Who are the people you admire despite disagreeing with? What have you learnt from them?
One of the most prominent logical fallacies in a debate is to attack somebody personally rather than the merit of their argument. This fallacy is called ad hominem – it translates to “to the person”. Paul Graham lists ad hominem as the second type of argument in his Hierarchy of Disagreements. Let us look at a few examples of ad hominem.
Scott Adams, the creator of Dilbert, and Peter Thiel, the serial entreprenuer, are both Donald Trump supporters. Adams is an excellent cartoonist and author. Thiel is an authority on innovation and startups. An ad hominem attack would be to reject their ideas because nothing good can come of people who support Donald Trump. Another example would be to reject a legislator’s idea for lowering taxes because she is alcoholic. While those arguments may sound legitimate, that is mostly an illusion.
The prevalence of ad hominem is due to our brain’s inherent craving for consistency in the information we receive. The “halo effect” is one other phenomenon that is brought about due to this tendency. The halo effect occurs when we take our limited impression about a person to make assumptions about their proficiency in other unrelated areas. It leads us to believe that a handsome politician is also honest or that an entrepreneur who wakes up early would be successful. Honesty has little to do with good looks and waking up at 5 AM certainly does not guarantee the success of your venture. The halo effect makes the following statement sound absurd – Adolf Hitler loved dogs and children. This is because our brains struggle to accept that a person as cruel as Hitler was capable of kindness.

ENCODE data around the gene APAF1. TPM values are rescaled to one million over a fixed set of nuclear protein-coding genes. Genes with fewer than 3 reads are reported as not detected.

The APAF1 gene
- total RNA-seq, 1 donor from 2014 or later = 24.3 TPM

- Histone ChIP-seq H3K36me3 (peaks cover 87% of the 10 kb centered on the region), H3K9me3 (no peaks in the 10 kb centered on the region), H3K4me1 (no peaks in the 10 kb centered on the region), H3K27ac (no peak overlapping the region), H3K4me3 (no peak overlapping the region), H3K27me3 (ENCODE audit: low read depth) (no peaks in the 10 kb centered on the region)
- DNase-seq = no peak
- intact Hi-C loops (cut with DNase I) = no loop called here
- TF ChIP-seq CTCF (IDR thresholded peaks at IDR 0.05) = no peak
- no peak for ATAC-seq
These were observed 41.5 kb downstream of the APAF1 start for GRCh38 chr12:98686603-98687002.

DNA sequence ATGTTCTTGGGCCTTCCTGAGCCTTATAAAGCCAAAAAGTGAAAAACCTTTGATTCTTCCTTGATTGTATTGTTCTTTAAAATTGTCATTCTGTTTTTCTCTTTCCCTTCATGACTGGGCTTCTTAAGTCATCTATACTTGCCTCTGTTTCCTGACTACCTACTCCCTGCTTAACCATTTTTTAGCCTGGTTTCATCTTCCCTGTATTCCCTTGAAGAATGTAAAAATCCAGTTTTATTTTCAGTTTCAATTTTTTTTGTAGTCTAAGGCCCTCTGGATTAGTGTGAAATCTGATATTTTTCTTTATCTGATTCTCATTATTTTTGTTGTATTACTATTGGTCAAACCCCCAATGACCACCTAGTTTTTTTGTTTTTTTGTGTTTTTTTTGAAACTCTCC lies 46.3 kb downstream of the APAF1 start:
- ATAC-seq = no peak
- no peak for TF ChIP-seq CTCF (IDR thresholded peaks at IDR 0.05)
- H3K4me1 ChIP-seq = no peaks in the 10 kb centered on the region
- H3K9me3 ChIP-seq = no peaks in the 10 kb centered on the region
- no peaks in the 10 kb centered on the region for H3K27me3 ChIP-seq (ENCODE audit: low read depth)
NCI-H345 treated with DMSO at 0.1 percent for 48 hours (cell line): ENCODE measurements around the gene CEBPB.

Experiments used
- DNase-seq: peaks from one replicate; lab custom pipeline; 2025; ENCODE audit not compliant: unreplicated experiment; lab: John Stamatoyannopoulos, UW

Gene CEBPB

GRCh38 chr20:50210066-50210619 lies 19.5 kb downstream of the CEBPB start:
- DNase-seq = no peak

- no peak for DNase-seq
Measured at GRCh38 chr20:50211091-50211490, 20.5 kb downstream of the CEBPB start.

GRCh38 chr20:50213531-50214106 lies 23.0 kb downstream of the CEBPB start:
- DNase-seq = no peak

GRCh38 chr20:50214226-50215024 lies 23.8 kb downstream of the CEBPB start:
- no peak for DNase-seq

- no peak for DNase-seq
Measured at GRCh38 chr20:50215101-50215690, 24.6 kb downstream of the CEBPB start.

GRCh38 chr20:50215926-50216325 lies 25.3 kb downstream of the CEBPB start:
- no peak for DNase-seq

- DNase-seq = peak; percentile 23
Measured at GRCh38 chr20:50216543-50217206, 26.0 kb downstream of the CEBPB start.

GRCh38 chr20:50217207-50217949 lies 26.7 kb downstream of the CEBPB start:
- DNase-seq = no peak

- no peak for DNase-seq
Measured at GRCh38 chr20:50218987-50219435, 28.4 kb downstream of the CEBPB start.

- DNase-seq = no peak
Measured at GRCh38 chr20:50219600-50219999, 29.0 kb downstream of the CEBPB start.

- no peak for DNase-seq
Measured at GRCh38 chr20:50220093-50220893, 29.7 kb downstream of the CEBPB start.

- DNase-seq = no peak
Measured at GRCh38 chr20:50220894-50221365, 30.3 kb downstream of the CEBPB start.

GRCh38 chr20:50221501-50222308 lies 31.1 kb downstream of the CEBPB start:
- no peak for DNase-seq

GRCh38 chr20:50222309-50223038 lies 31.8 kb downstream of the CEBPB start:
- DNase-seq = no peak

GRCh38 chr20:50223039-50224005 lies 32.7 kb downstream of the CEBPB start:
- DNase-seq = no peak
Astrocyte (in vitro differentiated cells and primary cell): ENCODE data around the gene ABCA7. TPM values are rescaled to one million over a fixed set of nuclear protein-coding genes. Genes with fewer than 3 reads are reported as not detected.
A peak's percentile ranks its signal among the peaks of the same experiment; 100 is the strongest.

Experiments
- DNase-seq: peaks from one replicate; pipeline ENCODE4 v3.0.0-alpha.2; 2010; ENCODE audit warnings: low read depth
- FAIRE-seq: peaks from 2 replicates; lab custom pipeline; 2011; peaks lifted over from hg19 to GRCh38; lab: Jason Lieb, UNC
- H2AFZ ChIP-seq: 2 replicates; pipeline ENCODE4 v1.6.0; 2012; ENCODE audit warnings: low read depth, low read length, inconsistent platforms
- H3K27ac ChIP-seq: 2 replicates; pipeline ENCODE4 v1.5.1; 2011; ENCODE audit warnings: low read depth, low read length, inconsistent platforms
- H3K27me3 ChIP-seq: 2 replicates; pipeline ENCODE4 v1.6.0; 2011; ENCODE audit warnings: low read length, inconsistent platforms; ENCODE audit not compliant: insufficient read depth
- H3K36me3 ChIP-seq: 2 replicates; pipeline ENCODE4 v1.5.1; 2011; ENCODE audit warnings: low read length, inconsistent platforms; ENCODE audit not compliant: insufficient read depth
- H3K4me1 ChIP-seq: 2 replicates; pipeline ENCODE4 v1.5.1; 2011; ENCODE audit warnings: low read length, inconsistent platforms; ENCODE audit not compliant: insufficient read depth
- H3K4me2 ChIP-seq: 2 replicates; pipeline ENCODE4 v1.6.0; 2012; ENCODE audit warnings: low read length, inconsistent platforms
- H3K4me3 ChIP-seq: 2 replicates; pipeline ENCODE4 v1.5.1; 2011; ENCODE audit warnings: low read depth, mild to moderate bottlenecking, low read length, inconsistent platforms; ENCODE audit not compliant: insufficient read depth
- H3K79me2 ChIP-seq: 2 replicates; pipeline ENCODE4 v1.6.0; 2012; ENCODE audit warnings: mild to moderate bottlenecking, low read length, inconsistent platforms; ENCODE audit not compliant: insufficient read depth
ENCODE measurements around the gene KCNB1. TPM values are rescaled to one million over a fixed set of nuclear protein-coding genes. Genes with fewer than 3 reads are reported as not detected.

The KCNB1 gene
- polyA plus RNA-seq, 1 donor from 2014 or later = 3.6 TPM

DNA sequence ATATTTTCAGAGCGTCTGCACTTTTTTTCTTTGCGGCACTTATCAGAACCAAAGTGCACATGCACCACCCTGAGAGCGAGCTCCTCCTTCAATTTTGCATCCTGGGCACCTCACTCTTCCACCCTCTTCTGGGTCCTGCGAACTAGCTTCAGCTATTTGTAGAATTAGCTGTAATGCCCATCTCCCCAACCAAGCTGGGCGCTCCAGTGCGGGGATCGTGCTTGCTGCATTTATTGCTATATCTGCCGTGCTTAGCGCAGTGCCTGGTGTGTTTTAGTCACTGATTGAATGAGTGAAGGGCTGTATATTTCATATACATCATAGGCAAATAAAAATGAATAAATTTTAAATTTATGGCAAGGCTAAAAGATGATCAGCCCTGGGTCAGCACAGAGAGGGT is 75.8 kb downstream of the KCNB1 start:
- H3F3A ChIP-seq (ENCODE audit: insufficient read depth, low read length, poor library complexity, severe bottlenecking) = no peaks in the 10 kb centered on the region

Both the halo effect and ad hominem distort our understanding of truth by simplifying the world in search for consistency. Both these fallacies stem from our inability to separate ideas or qualities from the identities of the people who have them. To clump together is to simplify, while to separate is to complicate.
Making the separation, though, allows us to see the world for what it is. It makes us more objective, and less susceptible to manipulation by emotional but incorrect arguments. It also allows us learn from people we fundamentally disagree with. It liberates us to enjoy Scott Adam’s Dilbert cartoons and appreciate the lessons contained in Peter Theil’s Zero to One, while despising Donald Trump.